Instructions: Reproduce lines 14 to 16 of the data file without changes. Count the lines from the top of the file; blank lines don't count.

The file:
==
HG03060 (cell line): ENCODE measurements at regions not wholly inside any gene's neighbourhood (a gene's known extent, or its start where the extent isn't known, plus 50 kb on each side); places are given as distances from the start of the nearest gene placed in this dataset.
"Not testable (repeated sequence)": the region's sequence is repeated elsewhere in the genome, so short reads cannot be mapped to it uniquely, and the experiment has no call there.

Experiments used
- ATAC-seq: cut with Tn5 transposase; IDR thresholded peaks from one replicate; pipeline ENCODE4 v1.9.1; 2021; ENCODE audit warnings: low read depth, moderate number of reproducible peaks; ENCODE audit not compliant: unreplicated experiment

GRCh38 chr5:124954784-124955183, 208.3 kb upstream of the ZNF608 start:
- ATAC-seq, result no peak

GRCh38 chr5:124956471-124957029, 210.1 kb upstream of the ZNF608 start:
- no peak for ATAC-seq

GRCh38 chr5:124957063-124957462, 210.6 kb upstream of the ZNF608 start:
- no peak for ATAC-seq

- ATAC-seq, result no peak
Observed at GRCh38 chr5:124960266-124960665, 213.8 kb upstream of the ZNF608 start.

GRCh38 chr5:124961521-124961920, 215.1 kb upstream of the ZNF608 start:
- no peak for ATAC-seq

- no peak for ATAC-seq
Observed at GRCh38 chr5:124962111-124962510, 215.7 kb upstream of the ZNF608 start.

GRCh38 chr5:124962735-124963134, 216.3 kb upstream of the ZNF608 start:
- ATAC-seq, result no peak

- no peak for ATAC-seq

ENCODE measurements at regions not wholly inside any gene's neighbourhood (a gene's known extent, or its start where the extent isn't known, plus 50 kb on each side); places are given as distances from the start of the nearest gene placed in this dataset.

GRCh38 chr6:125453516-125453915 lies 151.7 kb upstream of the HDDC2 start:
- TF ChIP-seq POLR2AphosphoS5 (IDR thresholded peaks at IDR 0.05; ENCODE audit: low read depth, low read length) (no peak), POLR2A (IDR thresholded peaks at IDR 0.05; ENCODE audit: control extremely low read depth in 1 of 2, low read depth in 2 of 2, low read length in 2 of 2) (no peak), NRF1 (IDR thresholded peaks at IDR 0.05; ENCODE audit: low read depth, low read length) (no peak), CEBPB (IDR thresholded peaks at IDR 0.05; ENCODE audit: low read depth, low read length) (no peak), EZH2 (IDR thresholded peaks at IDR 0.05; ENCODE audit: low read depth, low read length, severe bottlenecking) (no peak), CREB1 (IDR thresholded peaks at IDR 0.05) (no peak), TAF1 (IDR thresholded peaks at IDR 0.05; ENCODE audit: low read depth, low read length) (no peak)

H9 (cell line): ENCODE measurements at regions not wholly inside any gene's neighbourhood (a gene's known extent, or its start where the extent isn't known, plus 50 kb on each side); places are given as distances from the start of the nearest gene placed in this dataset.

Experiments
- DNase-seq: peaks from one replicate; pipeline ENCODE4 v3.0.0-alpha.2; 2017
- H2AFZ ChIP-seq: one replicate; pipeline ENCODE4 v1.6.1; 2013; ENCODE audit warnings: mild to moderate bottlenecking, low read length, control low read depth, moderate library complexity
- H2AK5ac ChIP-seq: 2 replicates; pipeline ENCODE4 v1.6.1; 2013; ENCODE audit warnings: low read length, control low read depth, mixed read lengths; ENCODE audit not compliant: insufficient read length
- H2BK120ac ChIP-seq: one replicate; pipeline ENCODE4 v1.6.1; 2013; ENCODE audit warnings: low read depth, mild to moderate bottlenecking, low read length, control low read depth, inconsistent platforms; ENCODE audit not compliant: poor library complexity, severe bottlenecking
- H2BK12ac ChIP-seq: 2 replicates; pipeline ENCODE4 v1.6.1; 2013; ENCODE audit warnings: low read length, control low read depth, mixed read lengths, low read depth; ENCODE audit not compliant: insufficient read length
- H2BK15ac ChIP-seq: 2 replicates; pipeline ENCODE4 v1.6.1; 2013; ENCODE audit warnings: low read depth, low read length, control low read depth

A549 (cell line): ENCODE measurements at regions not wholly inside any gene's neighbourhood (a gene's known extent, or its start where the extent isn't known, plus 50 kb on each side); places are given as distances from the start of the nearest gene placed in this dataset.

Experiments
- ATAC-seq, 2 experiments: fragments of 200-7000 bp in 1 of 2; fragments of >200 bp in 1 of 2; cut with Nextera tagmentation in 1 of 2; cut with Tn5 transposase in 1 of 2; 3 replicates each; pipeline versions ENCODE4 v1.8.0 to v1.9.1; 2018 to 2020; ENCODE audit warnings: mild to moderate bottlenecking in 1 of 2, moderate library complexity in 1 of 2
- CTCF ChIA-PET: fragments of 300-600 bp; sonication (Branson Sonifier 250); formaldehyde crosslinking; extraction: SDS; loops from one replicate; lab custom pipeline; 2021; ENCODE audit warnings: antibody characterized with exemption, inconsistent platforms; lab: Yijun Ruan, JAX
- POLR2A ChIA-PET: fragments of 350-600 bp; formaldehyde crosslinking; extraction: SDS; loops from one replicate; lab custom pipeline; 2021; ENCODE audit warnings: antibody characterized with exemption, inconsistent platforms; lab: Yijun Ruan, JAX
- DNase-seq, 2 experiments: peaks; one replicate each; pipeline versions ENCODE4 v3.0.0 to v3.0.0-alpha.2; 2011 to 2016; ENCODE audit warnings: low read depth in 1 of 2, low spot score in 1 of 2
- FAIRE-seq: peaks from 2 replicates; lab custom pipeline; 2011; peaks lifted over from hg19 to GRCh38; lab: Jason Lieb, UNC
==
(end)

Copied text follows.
- no peak for ATAC-seq

- no peak for ATAC-seq
Observed at GRCh38 chr5:124962111-124962510, 215.7 kb upstream of the ZNF608 start.